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USA: IRS Guidance on taxpayer affirmative use of IRC 482 released

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Published on August 8, 2016
 

The Internal Revenue Service (IRS) Large Business and International division (LB&I) released an International Practice Unit (IPU) on May 12, 2016 outlining situations under which U.S. taxpayers with related party transactions may invoke Internal Revenue Code (IRC) 482 to make adjustments to income to reflect an arm's length result.

 

The IRS recommends that readers review the ”Three Requirements of IRC 482”, ”Arm's Length Standard”, ”Comparable Profits Method (CPM) Simple Distributor - Inbound”, and ”Best Method Determination for an Inbound Distributor” IPUs to fully understand application of this IPU.

It is also important to note that IPUs are intended as a general discussion of a concept, process or transaction and not official pronouncements of law or directives. Nevertheless, IPUs provide useful guidance on what the IRS is prioritizing and how IRS examiners will approach topics in an audit situation. An awareness of the topics, issues, technical foundations and conceptual approaches outlined in IPUs can assist U.S. taxpayers in structuring their intercompany transactions with foreign related parties as well as preparing for potential IRS examination of their Federal income tax returns.
 

Overview of IPU

IRC 482 focuses on the allocation of income and deductions among taxpayers. While adjustments can be made to both inbound and outbound transactions, this IPU focuses on inbound transactions from a foreign parent to a U.S. subsidiary. The IPU outlines the three situations under which U.S. taxpayers are allowed to invoke IRC 482:
  • On a timely filed U.S. income tax return, the taxpayer is reporting the results of a transaction which are different than the actual prices charged, but is doing so to clearly reflect an arm’s length result.
  • In appropriate circumstances, the IRS may permit amended returns that increase taxable income if the results are otherwise arm’s length.
  • A taxpayer can request a setoff when the IRS proposes an IRC 482 allocation. The setoff transactions must be between the taxpayer and the same controlled party involved in the proposed IRC 482 adjustment, be in the same tax year and follow certain procedural requirements.

 

Note that taxpayers are not allowed to file an untimely or amended return that decreases U.S. taxable income based on allocations with respect to controlled transactions.
 

Application of IRC 482

  • Self-Initiated Adjustment

    Many inbound transactions from a foreign parent to a U.S. subsidiary involve transactions based on fixed prices set at the start of a tax year. If at the end of the tax year the U.S. subsidiary determines that these prices have not produced an arm's length result, the U.S. subsidiary may increase or decrease its taxable income to reflect an arm's length result. The foreign parent's records must also reflect any adjustments made by the U.S. subsidiary.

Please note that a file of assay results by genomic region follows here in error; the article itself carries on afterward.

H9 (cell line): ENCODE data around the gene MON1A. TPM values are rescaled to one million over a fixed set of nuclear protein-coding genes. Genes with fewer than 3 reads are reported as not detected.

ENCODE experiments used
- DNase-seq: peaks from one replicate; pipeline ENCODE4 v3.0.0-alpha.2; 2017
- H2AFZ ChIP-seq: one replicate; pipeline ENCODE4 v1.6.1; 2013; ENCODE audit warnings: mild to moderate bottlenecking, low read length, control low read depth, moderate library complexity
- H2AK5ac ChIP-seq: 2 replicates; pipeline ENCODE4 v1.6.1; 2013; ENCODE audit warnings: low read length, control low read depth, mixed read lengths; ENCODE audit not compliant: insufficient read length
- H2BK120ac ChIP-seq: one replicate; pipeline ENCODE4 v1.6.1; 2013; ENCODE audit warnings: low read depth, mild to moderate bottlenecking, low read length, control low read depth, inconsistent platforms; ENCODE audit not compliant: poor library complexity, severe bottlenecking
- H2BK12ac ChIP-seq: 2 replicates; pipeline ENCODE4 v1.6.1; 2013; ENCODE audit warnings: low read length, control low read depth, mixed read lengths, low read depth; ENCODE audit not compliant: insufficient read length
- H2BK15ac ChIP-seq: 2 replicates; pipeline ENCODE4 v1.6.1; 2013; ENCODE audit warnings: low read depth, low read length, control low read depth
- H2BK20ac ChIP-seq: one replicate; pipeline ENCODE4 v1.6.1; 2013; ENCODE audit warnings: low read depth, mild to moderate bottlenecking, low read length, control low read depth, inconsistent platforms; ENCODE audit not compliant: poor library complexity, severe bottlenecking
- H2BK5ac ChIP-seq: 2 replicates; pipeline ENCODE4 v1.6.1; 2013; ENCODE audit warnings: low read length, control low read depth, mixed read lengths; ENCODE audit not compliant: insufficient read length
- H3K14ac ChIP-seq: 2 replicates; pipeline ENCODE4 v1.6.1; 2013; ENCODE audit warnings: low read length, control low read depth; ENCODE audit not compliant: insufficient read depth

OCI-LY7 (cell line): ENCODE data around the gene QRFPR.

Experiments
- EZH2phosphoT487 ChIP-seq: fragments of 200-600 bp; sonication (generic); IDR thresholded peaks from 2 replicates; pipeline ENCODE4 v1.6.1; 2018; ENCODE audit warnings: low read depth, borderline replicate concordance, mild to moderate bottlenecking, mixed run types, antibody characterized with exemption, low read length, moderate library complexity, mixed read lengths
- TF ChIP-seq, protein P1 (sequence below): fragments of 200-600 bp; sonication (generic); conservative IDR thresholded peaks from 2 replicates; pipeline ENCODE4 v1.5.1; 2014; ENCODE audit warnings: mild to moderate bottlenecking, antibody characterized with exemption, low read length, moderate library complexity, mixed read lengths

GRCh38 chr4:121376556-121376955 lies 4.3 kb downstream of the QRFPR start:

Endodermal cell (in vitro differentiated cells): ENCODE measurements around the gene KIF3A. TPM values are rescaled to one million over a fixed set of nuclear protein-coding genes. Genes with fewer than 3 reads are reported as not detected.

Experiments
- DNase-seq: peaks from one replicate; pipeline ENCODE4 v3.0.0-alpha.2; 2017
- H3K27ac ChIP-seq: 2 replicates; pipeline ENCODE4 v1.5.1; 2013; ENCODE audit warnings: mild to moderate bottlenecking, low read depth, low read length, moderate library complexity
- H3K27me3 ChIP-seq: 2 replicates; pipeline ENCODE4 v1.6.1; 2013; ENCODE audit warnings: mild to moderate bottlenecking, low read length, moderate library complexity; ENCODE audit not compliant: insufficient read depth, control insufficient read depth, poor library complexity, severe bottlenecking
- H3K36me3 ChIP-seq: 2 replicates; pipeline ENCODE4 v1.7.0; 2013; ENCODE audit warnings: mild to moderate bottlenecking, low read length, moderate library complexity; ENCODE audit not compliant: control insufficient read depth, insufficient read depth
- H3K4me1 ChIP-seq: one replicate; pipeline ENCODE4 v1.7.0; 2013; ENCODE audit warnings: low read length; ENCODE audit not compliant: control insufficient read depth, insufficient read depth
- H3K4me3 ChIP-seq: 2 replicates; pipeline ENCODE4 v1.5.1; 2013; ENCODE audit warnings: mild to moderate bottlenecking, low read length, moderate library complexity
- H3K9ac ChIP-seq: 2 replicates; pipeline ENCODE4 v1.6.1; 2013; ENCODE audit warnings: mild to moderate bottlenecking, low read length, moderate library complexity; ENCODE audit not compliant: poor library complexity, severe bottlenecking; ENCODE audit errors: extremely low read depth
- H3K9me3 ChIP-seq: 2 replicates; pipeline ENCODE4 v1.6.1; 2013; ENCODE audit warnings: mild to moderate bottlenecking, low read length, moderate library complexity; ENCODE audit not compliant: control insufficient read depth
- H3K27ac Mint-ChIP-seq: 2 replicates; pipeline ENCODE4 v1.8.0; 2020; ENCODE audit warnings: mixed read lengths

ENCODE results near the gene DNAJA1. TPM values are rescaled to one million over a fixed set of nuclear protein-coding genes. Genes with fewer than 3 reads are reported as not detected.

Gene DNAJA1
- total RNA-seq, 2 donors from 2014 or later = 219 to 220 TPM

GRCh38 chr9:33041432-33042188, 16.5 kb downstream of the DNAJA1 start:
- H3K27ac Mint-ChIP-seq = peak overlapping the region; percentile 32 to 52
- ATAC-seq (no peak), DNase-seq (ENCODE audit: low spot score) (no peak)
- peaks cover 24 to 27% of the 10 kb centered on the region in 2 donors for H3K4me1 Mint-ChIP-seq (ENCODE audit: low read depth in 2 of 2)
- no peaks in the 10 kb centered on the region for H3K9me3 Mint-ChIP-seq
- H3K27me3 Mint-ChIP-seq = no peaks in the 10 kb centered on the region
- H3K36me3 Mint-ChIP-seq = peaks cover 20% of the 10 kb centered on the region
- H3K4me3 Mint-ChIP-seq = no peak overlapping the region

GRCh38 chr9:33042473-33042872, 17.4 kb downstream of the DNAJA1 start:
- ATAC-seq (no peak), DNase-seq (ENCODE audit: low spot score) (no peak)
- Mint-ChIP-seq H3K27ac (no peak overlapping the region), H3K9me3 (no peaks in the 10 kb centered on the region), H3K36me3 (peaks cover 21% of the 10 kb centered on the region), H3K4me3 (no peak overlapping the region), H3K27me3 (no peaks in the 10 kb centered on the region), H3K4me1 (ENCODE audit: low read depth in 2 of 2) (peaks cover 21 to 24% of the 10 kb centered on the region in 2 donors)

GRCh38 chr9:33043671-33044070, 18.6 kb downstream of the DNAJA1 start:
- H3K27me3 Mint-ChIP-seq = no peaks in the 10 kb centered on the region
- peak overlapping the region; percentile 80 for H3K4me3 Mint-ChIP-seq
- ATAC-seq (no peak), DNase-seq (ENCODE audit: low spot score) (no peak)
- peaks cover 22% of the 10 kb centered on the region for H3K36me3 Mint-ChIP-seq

The U.S. subsidiary should then report the adjusted taxable income on its timely filed federal income tax return, including extensions. If a U.S. subsidiary does not timely file its federal income tax return, the U.S. subsidiary is not permitted to decrease its taxable income. The U.S. subsidiary may only make a positive adjustment to taxable income when filing an untimely or amended tax return.

    The IPU notes that the U.S. subsidiary is responsible for correcting its Customs Declaration Forms to reflect any adjusted prices. Additionally, the U.S. subsidiary should be prepared to support any adjustments to taxable income made using IRC 482 with transfer pricing documentation, research studies and/or pricing analysis and verification procedures.

 

  • Setoff Adjustment during IRS Examination

    If a U.S. subsidiary is under examination by the IRS and the IRS proposes an IRC 482 adjustment, the U.S. subsidiary may claim another IRC 482 adjustment to offset the IRS proposed adjustment. This setoff adjustment is required to be an adjustment to a non-arm's length transaction in the same taxable year between the same parties to the transaction in question.
    The U.S. subsidiary must adhere to the following procedures for the setoff transaction as outlined in Treas. Reg. 1.482-1(g)(4):
    • Documenting that the setoff transaction was not arm's length;
    • Establishing the amount of the appropriate arm's length charge;
    • Documenting all correlative adjustments resulting from the setoff; and
    • Timely notifying the IRS (within 30 days after the earlier of the Notice of Proposed Adjustment (NOPA) or Statutory Notice of Deficiency).

 

If the IRS agent is in agreement that the U.S. subsidiary has properly identified a setoff adjustment and followed the proper procedures, the IRS proposed adjustment will be amended to include the setoff adjustment.
 

Treaty Implication

The IPU warns that the taxpayer's allowed use of IRC 482 may result in double taxation. If an adjustment is made that results in double taxation, the taxpayer may have access to double tax relief under Article 25 of the U.S. Model Income Tax Treaty and the Mutual Agreement Process.
 

Conclusion

Controlled groups with U.S. subsidiaries entering into transactions with foreign related parties should consider the ability to adjust taxable income as necessary to reflect arm's length pricing on intercompany transactions as part of their global tax planning strategy. As noted above, the U.S. subsidiary should be prepared to support any adjustments to taxable income made using IRC 482 with transfer pricing documentation, research studies and/or pricing analysis and verification procedures.

 

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